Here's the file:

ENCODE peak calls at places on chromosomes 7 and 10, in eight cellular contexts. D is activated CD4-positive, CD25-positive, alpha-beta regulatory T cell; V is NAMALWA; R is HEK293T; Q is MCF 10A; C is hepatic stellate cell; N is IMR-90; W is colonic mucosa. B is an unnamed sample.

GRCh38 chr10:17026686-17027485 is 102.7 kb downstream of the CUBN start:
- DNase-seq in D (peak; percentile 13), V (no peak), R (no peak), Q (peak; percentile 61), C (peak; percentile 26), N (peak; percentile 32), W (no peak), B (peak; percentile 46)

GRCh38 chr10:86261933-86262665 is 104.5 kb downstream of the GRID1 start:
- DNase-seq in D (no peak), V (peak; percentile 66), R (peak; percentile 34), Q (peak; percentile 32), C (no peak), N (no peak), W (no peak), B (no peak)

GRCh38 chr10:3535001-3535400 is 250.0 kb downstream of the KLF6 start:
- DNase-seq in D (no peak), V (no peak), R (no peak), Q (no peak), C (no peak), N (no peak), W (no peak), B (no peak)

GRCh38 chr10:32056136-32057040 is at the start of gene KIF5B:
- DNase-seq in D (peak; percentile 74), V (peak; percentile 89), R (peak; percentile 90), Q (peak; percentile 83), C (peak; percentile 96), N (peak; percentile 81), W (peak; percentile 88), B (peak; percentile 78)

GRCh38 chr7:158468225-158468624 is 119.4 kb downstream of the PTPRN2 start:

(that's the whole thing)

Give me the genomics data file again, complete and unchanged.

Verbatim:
ENCODE peak calls at places on chromosomes 7 and 10, in eight cellular contexts. D is activated CD4-positive, CD25-positive, alpha-beta regulatory T cell; V is NAMALWA; R is HEK293T; Q is MCF 10A; C is hepatic stellate cell; N is IMR-90; W is colonic mucosa. B is an unnamed sample.

GRCh38 chr10:17026686-17027485 is 102.7 kb downstream of the CUBN start:
- DNase-seq in D (peak; percentile 13), V (no peak), R (no peak), Q (peak; percentile 61), C (peak; percentile 26), N (peak; percentile 32), W (no peak), B (peak; percentile 46)

GRCh38 chr10:86261933-86262665 is 104.5 kb downstream of the GRID1 start:
- DNase-seq in D (no peak), V (peak; percentile 66), R (peak; percentile 34), Q (peak; percentile 32), C (no peak), N (no peak), W (no peak), B (no peak)

GRCh38 chr10:3535001-3535400 is 250.0 kb downstream of the KLF6 start:
- DNase-seq in D (no peak), V (no peak), R (no peak), Q (no peak), C (no peak), N (no peak), W (no peak), B (no peak)

GRCh38 chr10:32056136-32057040 is at the start of gene KIF5B:
- DNase-seq in D (peak; percentile 74), V (peak; percentile 89), R (peak; percentile 90), Q (peak; percentile 83), C (peak; percentile 96), N (peak; percentile 81), W (peak; percentile 88), B (peak; percentile 78)

GRCh38 chr7:158468225-158468624 is 119.4 kb downstream of the PTPRN2 start: